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Indian Journal of Pathology and Microbiology
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ORIGINAL ARTICLE
Year : 2020  |  Volume : 63  |  Issue : 1  |  Page : 64-72

Comparison between Fluorescence in-situ Hybridization (FISH), Reverse Transcriptase PCR (RT-PCR) and fragment analysis, for detection of t (X; 18) (p11; q11) translocation in synovial sarcomas


1 Division of Molecular Pathology and Translational Medicine, Tata Memorial Centre, Mumbai, Maharashtra, India
2 Division of Molecular Pathology and Translational Medicine; Department of Surgical Pathology, Tata Memorial Centre, Mumbai, Maharashtra, India

Correspondence Address:
Bharat Rekhi
Department of Surgical Pathology, Room Number 818, 8th Floor, Annex Building, Tata Memorial Hospital, Dr E.B. Road, Parel, Mumbai - 400 012, Maharashtra
India
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Source of Support: None, Conflict of Interest: None


DOI: 10.4103/IJPM.IJPM_851_18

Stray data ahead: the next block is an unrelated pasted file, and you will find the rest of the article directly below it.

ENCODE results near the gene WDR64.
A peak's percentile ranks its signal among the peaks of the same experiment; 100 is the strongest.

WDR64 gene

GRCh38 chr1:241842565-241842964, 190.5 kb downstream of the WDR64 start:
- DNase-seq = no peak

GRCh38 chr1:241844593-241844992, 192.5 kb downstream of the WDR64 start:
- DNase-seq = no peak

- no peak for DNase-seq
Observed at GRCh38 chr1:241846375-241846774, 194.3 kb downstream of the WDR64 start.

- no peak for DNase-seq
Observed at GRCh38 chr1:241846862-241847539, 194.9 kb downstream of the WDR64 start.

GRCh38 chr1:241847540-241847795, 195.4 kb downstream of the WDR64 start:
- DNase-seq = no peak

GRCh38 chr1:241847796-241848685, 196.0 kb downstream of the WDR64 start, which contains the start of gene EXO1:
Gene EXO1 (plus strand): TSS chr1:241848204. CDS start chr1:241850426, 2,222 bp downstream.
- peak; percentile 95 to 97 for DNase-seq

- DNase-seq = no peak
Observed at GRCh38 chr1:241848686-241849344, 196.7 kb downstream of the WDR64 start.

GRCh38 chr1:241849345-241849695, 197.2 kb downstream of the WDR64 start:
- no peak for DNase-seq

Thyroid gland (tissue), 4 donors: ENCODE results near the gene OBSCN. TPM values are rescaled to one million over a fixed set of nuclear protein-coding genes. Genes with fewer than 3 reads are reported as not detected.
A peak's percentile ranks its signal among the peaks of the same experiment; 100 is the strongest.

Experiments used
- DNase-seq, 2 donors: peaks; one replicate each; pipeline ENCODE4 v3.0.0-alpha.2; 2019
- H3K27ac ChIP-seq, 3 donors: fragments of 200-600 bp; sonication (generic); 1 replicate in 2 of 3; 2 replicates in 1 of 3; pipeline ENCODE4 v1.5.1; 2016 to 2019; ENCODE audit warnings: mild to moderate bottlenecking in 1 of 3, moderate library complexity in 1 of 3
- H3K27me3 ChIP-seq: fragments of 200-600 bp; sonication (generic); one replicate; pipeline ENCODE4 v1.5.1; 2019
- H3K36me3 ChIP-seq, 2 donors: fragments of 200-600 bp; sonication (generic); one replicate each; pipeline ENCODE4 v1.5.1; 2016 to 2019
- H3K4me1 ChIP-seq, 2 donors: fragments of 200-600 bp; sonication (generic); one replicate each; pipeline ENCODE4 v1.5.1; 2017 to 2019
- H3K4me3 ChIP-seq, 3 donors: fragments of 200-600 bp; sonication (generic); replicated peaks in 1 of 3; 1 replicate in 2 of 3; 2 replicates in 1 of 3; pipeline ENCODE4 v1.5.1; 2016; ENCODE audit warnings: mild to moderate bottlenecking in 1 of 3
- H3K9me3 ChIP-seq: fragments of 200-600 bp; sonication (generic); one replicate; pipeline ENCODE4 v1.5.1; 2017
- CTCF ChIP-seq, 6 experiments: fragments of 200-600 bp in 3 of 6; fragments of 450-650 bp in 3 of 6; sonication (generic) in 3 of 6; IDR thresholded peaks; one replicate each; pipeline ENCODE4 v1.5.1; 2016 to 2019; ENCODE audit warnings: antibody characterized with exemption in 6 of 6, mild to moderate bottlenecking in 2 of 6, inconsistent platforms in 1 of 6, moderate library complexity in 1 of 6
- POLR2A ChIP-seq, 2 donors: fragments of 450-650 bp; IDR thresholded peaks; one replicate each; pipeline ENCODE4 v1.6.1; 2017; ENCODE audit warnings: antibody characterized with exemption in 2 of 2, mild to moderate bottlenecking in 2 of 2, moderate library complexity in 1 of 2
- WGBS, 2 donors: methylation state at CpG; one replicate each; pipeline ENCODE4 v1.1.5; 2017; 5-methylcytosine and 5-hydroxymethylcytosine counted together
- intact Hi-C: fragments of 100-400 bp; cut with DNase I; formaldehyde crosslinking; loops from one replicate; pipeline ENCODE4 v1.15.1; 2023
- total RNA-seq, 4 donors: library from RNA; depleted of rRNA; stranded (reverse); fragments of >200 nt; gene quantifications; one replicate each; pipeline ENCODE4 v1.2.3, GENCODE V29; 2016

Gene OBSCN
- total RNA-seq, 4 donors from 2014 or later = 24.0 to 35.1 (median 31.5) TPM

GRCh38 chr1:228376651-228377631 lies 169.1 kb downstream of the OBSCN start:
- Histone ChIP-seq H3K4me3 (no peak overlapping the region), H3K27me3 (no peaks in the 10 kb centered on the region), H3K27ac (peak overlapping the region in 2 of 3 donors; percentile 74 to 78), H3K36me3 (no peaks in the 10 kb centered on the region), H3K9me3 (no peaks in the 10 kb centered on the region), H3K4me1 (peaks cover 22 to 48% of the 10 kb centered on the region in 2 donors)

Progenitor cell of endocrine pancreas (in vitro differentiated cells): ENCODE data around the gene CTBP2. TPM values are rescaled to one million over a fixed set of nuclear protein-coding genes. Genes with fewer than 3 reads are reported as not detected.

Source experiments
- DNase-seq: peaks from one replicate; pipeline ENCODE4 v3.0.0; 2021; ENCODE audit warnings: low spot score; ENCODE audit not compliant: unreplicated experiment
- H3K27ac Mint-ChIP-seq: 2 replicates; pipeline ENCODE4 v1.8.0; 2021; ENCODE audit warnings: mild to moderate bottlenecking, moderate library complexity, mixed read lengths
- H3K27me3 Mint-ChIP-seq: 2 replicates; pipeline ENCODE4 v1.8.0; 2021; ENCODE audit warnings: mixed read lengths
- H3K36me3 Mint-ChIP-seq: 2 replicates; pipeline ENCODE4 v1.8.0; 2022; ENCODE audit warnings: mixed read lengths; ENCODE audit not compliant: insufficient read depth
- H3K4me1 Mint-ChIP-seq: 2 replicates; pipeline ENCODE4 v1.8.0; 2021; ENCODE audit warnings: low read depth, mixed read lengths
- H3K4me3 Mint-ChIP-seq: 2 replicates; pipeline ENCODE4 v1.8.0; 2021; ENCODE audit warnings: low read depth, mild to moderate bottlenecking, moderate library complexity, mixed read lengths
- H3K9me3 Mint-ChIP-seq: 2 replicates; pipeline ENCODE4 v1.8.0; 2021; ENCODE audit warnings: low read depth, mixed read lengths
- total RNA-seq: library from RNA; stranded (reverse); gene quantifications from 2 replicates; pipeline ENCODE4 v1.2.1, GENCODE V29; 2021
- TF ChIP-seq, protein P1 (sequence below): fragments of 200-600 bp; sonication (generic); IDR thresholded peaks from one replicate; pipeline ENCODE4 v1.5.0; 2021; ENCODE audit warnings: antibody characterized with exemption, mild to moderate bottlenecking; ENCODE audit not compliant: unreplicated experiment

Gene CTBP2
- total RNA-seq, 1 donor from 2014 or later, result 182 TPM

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Background: Synovial sarcoma (SS) is an aggressive, but a relatively chemosensitive soft tissue sarcoma, characterized by a specific, t (X;18)(p11;q11) translocation, leading to formation of SS18–SSX chimeric transcript. This translocation can be detected by various techniques, such as fluorescence in-situ hybridization (FISH), reverse transcriptase PCR (RT-PCR) and fragment analysis. Objectives: To compare the results of detection of t (X;18)(p11;q11) translocation, across three different platforms, in order to determine the most optimal and sensitive technique. Methods: Formalin-fixed paraffin embedded (FFPE) tissue sections of 45 soft tissue sarcomas were analyzed, including 16 cases of SS confirmed by histopathology, immunohistochemistry and molecular technique (s)(Group 1); 13 cases, wherein SS was one of the differential diagnosis, preceding molecular testing (Group 2) and 16 cases of various other sarcomas (Group 3). Various immunohistochemical (IHC) markers studied, including INI1/SMARCB1. All cases were tested for t (X;18) translocation, by fragment Analysis, FISH and RT-PCR. Results: There were 23 cases of SS, including 16 of group 1 and 7 of group 2. By fragment analysis, t (X;18)(p11;q11) translocation was detected in 22/23 cases (95.6%). By FISH, SS18 gene rearrangement was detected in 18/22 cases (78.2%), whereas by RT-PCR, SS18-SSX transcripts were detected in 15/23 cases (65.2%). Immunohistochemically, a unique “weak to absent”/reduced INI1 immunostaining pattern was exclusively observed in 12/13 cases of SS (92.3%). Fragment analysis and FISH were relatively more sensitive techniques. Unique “weak to absent”INI1 immunoexpression significantly correlated with positive t (X;18) translocation results (P = 0.0001). Conclusion: The present study constitutes first such study from our subcontinent. Fragment analysis is a promising technique for detection of t (X;18)(p11;q11) translocation. FISH and INI1 immunostaining pattern were also relatively more sensitive, over RT-PCR.


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